Why is sapply or vapply sometimes so slow ?

Hi everyone,

Could you explain why vapply or sapply are so slow in my R code example just below ?
I tried to simplify my initial code to underline the main problem.

sequence_of_days <- seq(Sys.Date() - 100000, Sys.Date(), by = "days")
string <- paste(rep("A", 100), collapse = "")

vec_strings_1 <- paste0(string, sequence_of_days)

vec_strings_2 <- vapply(sequence_of_days, \(x) paste0(string, x), character(1))

vec_strings_3 <- sapply(sequence_of_days, \(x) paste0(string, x))

With 10 loops the time for one loop is on average roughly :

0.12s to calculate vec_strings_1
3.23s to calculate vec_strings_2
3.48s to calculate vec_strings_3



What you see here is exactly why it is important to embrace functional programming, when using R. The built in paste0()-function solves exactly what you are trying to achieve. Therefore, when programming in R knowing and understanding how to apply (pun intended) built in functions are key to speed.

In your case, there is overhead in calling one function multiple times, rather than exploiting vectorisation and calling the function one time with appropriate vectors.

In fact R despite the reputation, is not that slow - Using R wrongly or for the wrong task is slow :+1:

1 Like

Thanks for answer.

I suppose that it depends greatly of how the language is dealing data structures under the hood.
Vectors (and vectorization), and lists seem to be the corner stone data structures for R.
So, idealy we have to learn how these structures are basically transformed by the core functions to get an optimal code.

Is it right ?


I think you are caught out in particular by mixing types, and relying on implicit type conversion for your results.
When using non-vectorised solutions you are paying this cost repeatedly. Also the way sapply and vapply may try to add names to your results, is a difference.

sequence_of_days <- seq(Sys.Date() - 100000, Sys.Date(), by = "days")
string <- paste(rep("A", 100), collapse = "")

sequence_of_days_chr <- as.character(sequence_of_days) 

  v1  =  paste0(string, sequence_of_days),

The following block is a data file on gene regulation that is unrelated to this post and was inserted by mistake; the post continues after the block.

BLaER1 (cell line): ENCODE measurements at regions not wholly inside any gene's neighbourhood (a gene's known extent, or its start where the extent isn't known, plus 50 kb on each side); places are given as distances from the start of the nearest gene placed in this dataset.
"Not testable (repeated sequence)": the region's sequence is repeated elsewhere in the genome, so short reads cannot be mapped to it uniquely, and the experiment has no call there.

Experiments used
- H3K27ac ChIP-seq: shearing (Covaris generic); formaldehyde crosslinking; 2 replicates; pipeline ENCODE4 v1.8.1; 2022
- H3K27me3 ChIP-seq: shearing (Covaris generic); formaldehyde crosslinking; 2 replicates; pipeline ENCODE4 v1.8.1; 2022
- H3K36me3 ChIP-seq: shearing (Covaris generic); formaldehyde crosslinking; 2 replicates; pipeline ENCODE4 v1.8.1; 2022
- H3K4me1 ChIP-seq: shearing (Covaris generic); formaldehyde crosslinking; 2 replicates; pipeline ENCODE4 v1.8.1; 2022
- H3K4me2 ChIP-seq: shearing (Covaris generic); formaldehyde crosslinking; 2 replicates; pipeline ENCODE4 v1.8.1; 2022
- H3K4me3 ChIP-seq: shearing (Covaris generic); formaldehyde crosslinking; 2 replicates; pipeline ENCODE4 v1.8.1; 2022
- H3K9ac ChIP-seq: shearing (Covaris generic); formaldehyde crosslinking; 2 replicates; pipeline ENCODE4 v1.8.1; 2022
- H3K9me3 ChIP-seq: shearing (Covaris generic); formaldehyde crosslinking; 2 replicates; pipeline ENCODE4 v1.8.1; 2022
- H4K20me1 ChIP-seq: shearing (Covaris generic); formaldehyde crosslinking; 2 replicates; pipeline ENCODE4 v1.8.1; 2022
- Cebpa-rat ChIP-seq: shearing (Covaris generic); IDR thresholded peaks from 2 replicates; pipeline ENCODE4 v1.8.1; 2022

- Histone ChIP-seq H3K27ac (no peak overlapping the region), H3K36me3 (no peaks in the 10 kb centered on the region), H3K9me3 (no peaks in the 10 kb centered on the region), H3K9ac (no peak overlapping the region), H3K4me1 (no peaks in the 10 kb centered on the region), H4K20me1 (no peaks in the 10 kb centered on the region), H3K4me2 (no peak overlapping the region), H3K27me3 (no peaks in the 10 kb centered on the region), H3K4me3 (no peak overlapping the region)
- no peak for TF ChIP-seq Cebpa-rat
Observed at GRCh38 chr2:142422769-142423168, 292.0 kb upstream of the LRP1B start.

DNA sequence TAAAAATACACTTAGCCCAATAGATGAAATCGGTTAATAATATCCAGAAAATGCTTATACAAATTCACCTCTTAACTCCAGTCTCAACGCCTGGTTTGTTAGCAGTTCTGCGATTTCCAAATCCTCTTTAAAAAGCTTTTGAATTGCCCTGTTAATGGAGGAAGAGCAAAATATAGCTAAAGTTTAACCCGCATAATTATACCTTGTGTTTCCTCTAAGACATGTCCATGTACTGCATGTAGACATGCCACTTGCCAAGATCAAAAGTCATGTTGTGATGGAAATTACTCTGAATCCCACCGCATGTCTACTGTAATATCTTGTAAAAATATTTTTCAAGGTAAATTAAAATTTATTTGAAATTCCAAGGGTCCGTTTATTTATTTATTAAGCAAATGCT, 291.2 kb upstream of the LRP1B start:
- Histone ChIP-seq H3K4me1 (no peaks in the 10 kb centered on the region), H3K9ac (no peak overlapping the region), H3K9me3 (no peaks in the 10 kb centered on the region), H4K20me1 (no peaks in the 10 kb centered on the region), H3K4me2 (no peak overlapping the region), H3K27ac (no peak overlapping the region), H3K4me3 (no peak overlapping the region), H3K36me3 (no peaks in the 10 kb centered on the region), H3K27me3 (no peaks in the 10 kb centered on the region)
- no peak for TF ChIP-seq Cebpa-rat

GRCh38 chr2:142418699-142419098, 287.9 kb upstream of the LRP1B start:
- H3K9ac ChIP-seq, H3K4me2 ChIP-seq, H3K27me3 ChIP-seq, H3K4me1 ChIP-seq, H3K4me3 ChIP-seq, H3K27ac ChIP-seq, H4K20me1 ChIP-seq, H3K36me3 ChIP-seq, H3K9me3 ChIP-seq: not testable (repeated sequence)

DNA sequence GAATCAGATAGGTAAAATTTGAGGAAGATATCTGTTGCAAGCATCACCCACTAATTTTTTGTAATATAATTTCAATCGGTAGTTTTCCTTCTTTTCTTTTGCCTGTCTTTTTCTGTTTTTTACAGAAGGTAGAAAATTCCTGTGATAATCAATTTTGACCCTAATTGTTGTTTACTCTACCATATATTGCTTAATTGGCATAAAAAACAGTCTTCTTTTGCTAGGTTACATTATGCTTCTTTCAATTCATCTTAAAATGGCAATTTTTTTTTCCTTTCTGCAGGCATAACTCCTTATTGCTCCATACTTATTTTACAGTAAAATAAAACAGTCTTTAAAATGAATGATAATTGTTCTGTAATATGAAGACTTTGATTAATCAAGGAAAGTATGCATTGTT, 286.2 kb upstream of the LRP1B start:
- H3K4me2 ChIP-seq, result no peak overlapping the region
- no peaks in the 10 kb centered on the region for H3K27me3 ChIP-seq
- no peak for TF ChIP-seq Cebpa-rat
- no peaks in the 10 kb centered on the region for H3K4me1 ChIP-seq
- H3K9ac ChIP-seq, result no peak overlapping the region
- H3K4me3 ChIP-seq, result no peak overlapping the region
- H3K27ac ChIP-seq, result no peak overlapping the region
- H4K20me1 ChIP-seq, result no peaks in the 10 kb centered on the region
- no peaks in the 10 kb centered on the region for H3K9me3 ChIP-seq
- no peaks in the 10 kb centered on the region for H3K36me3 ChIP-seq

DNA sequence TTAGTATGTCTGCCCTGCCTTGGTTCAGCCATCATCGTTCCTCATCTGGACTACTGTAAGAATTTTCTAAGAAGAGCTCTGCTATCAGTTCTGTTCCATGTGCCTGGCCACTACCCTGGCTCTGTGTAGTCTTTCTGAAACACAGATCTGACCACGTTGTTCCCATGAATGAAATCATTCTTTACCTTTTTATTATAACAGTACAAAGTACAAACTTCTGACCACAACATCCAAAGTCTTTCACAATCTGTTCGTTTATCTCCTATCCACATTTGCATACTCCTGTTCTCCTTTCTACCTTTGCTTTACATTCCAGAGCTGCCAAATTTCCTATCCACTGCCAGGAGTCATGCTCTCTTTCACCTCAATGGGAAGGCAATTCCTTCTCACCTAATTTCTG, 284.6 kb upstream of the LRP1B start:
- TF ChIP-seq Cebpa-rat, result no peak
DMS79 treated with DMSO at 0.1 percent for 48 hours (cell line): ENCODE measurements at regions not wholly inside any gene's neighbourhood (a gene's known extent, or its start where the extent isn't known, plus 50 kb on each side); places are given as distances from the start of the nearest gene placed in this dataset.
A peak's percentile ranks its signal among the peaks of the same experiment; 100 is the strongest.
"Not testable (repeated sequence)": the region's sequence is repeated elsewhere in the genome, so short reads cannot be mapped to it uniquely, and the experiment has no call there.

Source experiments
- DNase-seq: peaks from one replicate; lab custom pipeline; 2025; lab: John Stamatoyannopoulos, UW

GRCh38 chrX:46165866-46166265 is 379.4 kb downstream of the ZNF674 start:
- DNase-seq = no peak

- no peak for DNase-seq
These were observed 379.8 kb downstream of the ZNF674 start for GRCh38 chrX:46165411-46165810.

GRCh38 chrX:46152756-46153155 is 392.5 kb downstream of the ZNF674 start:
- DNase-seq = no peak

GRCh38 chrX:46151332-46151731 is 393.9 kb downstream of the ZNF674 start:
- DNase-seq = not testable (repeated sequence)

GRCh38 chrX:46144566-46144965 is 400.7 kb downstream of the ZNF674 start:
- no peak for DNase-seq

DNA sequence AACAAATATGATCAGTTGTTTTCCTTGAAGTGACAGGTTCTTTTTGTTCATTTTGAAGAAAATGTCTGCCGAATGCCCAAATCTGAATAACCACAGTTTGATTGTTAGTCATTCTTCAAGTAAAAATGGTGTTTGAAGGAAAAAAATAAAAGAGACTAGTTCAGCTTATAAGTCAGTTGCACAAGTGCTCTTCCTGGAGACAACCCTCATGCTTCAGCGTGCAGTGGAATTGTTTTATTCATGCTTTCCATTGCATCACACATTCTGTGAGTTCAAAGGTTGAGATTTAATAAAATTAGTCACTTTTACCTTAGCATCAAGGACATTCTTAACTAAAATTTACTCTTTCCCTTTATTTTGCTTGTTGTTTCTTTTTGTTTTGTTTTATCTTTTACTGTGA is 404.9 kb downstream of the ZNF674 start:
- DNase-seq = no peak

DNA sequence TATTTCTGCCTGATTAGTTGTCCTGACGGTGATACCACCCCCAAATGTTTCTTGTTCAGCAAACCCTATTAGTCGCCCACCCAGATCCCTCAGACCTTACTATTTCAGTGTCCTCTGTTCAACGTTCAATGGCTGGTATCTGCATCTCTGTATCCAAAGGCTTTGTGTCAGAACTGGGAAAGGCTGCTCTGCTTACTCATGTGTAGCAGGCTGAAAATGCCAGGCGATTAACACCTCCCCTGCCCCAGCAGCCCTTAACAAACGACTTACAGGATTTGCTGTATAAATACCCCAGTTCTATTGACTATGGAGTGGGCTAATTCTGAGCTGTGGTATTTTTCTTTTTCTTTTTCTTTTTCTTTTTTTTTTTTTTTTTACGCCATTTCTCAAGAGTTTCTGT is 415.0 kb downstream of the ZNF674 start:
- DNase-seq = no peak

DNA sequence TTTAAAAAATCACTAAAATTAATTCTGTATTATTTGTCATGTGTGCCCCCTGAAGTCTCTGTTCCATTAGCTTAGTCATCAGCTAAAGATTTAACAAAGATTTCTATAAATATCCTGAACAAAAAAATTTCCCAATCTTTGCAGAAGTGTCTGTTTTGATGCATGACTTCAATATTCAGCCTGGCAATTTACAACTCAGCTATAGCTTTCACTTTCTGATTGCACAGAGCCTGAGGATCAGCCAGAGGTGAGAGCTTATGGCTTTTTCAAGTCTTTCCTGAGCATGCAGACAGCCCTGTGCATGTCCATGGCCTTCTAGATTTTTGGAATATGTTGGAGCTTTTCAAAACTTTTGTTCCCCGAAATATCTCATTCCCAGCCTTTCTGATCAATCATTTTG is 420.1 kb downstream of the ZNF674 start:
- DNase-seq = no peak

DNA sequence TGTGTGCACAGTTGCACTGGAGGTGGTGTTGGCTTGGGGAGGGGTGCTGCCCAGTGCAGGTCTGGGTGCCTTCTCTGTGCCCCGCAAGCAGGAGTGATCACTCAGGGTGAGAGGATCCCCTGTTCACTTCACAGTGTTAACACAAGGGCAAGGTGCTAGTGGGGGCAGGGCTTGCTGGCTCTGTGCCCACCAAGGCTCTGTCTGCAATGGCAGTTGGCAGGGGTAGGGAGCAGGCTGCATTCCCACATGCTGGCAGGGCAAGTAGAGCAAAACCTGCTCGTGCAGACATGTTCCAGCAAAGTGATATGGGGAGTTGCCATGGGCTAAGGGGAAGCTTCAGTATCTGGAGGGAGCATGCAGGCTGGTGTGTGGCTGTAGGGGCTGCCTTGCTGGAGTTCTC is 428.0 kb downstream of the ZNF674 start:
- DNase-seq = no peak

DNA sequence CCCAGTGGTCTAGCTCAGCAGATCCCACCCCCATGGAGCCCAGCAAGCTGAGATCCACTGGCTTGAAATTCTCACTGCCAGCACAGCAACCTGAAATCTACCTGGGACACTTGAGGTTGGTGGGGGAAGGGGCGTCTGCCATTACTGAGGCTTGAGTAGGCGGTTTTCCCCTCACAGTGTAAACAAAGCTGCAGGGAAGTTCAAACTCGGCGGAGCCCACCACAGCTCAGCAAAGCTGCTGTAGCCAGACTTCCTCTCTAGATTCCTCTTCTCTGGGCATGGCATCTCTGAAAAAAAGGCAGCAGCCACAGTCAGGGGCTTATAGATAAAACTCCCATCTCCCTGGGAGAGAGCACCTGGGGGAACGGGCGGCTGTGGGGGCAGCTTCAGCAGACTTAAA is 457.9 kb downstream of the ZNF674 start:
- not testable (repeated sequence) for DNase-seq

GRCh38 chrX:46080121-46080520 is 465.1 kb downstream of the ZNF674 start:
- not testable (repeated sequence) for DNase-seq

v2  = vapply(sequence_of_days, \(x) paste0(string, x), character(1)),
  v3  =  sapply(sequence_of_days, \(x) paste0(string, x)),
  v1x  =  paste0(string, sequence_of_days_chr),
  v2x = vapply(sequence_of_days_chr, \(x) paste0(string, x), character(1),USE.NAMES = FALSE)   ,
  v3x = sapply(sequence_of_days_chr, \(x) paste0(string, x),USE.NAMES = FALSE)  
  expression      min   median `itr/sec` mem_alloc `gc/sec` n_itr  n_gc total_time result memory    
  <bch:expr> <bch:tm> <bch:tm>     <dbl> <bch:byt>    <dbl> <int> <dbl>   <bch:tm> <list> <list>    
1 v1         388.75ms 399.91ms     2.50    32.81MB     1.25     2     1   799.83ms <chr>  <Rprofmem>
2 v2            3.66s    3.66s     0.273    1.53MB     9.57     1    35      3.66s <chr>  <Rprofmem>
3 v3            3.95s    3.95s     0.253    4.05MB    10.4      1    41      3.95s <chr>  <Rprofmem>
4 v1x         35.84ms  41.05ms    24.7     781.3KB     0       13     0   526.84ms <chr>  <Rprofmem>
5 v2x        352.83ms 354.71ms     2.82    781.3KB     9.87     2     7   709.42ms <chr>  <Rprofmem>
6 v3x         380.7ms    385ms     2.60     3.29MB    10.4      2     8      770ms <chr>  <Rprofmem>

if you look at thev1 and v1x version, converting the dates to character up front is a costly operation in itself.

  dates_to_chars = as.character(sequence_of_days) 

Great analysis nirgrahamuk !

Thank you.


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